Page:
PHIL MATTINGLY, CNN SENIOR WHITE HOUSE CORRESPONDENT: Yes, Anderson, we've been trying to figure out a way to distill this in some way, shape, or form that a normal person would understand. I am totally sure I have come up with it yet, but the best way you can put it -- to put it most simply is they don't have the votes.

And that was the case this morning, when the President and Speaker Pelosi were trying to pursue both bills of his $3 trillion agenda and it is the same now after they pivoted to only trying to move one of those bills, just the infrastructure proposal.

This morning, as you noted, Anderson, it was the moderates. Right now, it is progressives and that is where the real work is happening behind the scenes. Over the course of the last several hours, there has been an effort from the President to the Speaker, both of their teams trying to figure out what it will take to get nearly 20, maybe 20 to 23 progressives to come on board and support that infrastructure proposal. They are not there yet. They still have a lot of work to do.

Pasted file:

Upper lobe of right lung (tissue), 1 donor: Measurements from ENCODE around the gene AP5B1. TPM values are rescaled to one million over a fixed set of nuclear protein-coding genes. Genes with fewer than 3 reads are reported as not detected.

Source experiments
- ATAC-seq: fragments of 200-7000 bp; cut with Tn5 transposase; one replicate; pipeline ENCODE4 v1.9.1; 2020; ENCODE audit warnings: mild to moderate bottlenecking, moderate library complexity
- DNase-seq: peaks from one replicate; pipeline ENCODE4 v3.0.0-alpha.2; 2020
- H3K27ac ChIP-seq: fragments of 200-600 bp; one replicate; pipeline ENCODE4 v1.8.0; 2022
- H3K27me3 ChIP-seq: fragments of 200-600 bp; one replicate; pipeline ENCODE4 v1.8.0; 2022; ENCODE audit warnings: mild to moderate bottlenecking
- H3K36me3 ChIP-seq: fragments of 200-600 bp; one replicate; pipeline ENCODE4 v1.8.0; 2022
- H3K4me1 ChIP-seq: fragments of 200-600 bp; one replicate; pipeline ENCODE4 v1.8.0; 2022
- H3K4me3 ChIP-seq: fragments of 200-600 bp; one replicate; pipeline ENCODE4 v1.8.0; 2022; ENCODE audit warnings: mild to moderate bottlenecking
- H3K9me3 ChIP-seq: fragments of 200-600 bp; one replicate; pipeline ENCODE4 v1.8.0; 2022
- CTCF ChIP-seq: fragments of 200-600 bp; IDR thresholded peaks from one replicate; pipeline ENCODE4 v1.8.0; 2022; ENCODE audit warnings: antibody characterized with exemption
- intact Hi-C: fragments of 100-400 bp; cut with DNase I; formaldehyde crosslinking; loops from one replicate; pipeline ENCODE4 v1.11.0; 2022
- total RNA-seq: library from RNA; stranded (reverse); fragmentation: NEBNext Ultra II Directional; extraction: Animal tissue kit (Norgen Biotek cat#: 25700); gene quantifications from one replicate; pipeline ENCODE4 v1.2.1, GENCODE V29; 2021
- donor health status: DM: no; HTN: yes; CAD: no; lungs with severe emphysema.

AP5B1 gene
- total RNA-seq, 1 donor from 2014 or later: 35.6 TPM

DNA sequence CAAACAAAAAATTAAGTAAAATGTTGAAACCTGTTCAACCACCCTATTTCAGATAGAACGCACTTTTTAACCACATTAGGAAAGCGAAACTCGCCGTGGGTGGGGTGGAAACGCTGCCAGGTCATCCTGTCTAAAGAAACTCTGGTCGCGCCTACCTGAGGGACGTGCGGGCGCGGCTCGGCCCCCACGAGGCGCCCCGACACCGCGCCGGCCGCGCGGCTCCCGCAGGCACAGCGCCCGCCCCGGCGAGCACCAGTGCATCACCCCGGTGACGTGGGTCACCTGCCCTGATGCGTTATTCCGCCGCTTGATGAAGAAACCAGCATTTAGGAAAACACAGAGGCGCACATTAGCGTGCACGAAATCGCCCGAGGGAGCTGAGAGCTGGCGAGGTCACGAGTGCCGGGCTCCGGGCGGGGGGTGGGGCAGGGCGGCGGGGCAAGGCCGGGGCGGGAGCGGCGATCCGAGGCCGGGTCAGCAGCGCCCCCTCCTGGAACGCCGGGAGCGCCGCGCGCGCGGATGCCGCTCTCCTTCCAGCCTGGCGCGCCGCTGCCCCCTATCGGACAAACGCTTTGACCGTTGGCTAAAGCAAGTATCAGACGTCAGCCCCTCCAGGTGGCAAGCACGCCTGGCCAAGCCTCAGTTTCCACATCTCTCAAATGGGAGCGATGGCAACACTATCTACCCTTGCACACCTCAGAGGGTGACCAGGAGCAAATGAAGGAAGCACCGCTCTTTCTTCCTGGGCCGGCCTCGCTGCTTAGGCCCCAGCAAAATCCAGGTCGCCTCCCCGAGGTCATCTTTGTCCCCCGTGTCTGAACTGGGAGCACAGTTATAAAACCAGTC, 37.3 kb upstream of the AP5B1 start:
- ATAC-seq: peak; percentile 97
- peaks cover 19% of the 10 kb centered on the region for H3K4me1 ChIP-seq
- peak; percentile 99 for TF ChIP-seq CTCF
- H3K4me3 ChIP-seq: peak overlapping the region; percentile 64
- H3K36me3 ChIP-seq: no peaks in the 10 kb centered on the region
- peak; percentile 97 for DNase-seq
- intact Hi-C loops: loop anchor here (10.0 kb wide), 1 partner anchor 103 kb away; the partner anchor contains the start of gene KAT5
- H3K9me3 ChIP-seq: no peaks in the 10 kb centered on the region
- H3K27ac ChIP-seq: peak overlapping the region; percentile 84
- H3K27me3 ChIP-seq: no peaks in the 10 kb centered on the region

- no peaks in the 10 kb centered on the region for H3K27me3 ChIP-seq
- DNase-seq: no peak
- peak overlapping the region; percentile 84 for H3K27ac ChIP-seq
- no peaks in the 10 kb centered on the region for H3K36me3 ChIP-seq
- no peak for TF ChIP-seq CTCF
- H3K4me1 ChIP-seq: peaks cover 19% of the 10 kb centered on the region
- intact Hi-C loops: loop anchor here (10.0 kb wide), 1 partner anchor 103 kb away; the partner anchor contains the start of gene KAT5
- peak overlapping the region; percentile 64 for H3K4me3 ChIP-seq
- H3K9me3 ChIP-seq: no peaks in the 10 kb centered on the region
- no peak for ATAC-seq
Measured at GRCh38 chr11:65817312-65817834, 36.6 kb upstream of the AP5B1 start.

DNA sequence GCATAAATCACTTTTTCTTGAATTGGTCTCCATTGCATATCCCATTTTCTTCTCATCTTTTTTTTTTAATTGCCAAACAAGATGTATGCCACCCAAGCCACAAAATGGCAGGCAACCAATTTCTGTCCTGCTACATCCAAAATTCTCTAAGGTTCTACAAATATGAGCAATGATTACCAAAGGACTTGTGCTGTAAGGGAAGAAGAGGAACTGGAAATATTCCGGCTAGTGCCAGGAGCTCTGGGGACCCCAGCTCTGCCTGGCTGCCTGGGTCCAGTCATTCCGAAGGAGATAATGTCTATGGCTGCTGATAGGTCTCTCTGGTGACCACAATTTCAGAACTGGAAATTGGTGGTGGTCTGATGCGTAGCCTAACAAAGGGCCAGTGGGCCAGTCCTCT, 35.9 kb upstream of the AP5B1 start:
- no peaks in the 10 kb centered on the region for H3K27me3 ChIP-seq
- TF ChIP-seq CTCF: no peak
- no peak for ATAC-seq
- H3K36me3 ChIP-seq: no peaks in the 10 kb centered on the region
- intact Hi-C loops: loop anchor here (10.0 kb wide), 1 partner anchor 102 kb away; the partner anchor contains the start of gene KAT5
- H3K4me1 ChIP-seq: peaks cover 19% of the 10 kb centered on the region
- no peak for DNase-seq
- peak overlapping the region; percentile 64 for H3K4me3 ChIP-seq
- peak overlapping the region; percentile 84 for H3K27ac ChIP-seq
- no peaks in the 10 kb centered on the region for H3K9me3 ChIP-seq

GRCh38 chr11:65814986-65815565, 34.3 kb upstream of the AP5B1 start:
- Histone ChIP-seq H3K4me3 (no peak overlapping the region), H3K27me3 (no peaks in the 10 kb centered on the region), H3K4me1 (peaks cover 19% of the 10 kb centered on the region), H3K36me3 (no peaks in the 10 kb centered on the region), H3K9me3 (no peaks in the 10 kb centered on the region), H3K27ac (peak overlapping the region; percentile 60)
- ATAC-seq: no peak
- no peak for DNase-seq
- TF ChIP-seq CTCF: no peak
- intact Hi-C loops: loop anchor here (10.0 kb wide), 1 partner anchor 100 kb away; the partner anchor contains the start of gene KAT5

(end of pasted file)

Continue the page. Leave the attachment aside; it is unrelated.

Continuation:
Sources tell me and my colleague, Manu Raju, one thing they are considering at the moment is trying to draft a statement signed by the moderate members and President Biden. It gives explicit assurances related to that second economic and climate package, which could come up for a vote in a couple of weeks. That's something that's being considered right now. Whether it will work, though, sources say is still an open question -- Anderson.

COOPER: I mean, this started out as a good day for the Biden administration with the jobs numbers, but with all the back and forth between Democrats on Capitol Hill, I'm wondering what are things like in the White House tonight?